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BW Businessworld

Private Lessons

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It seems there is no consensus within the government on privatisation of power distribution. While the power ministry is pushing to bring in sweeping changes to the mega power policy — such as removing the pre-condition for states to privatise their distribution business — officials in other ministries are opposed to this "retrograde step".

The mega power policy, framed a decade ago, required that the power-purchasing states undertake to privatise distribution in all cities with more than one million population, within a period fixed by the Ministry of Power.

As privatisation of power distribution has been a non-starter for many years, the ministry now wants to do away with this, to push the mega power policy. It has sent a note to other ministries for suggestions.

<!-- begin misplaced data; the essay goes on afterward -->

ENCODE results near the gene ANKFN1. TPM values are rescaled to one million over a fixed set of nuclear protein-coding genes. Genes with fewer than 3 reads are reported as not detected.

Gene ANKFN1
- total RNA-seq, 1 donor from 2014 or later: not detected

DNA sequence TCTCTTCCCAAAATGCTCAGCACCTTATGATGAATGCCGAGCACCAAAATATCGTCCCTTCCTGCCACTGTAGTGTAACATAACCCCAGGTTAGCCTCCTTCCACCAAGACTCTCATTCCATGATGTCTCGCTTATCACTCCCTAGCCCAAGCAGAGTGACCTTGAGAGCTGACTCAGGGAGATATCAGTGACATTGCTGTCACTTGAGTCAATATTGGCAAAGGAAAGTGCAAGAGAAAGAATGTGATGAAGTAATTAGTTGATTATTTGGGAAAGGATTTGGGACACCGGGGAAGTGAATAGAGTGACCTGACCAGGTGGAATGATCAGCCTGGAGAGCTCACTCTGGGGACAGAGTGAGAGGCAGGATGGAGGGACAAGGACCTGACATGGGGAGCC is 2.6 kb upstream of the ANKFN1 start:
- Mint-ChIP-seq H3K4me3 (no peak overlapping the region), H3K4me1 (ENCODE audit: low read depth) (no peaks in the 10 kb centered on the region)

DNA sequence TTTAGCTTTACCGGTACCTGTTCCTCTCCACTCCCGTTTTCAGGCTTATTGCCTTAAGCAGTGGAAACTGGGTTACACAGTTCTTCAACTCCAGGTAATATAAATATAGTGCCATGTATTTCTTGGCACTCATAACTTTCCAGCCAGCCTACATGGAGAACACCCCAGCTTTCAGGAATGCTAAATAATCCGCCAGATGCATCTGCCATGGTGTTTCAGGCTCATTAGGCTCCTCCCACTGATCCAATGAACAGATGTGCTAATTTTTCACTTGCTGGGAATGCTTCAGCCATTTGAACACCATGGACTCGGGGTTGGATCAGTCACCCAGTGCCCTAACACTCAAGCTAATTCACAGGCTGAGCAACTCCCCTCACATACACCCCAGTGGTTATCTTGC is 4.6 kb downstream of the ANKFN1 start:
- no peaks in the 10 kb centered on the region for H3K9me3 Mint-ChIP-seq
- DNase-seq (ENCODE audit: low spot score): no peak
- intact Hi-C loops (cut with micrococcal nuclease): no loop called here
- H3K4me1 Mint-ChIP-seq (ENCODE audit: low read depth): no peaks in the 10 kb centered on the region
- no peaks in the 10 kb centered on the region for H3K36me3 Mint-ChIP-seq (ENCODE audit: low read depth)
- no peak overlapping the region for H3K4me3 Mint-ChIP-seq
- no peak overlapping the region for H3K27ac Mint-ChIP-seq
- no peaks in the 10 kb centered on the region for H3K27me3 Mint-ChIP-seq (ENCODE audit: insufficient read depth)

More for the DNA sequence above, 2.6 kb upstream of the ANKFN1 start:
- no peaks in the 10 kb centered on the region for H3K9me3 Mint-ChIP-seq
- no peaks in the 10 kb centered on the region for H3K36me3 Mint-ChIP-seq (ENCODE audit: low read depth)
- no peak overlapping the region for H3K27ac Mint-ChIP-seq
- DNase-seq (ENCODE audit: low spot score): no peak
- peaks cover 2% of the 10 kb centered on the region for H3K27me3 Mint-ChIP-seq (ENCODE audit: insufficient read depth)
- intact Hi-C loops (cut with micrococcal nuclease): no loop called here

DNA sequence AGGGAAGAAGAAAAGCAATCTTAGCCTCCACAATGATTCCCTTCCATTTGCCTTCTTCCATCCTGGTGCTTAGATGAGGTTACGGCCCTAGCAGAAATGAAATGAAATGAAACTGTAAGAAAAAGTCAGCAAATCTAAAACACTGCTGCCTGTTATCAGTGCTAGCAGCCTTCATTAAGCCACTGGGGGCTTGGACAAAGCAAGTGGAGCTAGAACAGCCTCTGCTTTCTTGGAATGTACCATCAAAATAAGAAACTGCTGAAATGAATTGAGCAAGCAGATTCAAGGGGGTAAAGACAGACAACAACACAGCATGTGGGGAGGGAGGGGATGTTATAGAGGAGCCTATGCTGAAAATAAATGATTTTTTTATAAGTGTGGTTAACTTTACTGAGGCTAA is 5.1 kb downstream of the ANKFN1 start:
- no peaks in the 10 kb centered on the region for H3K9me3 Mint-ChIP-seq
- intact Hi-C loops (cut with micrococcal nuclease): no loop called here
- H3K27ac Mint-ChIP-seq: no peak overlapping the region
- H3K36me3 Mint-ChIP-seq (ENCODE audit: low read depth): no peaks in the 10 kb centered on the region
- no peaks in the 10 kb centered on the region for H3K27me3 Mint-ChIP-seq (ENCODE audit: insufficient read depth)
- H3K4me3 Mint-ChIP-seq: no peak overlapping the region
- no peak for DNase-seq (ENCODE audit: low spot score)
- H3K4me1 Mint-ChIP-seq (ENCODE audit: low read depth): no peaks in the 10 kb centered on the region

To this, a note by the Committee of Secretaries (CoS) to the Cabinate Secretariate says: "Power reforms have slowed down... doing away of measures linked to fiscal concessions that require privatisation of major utilities and inter-state sale of power would be a retrograde step".

A note to the CoS on the proposed changes in the mega power policy says that if some states have misused the provision of the Electricity Act to curb inter-state power sales, which the power ministry has opposed, "then why should the ministry (of power) itself send a contradictory signal and do away with this aspect"? One suggestion is that CoS should extend the existing mega power policy benefits to supercritical units (660 MW and above) and to expansion projects. But the tussle over power goes on.

(This story was published in Businessworld Issue Dated 07-09-2009)

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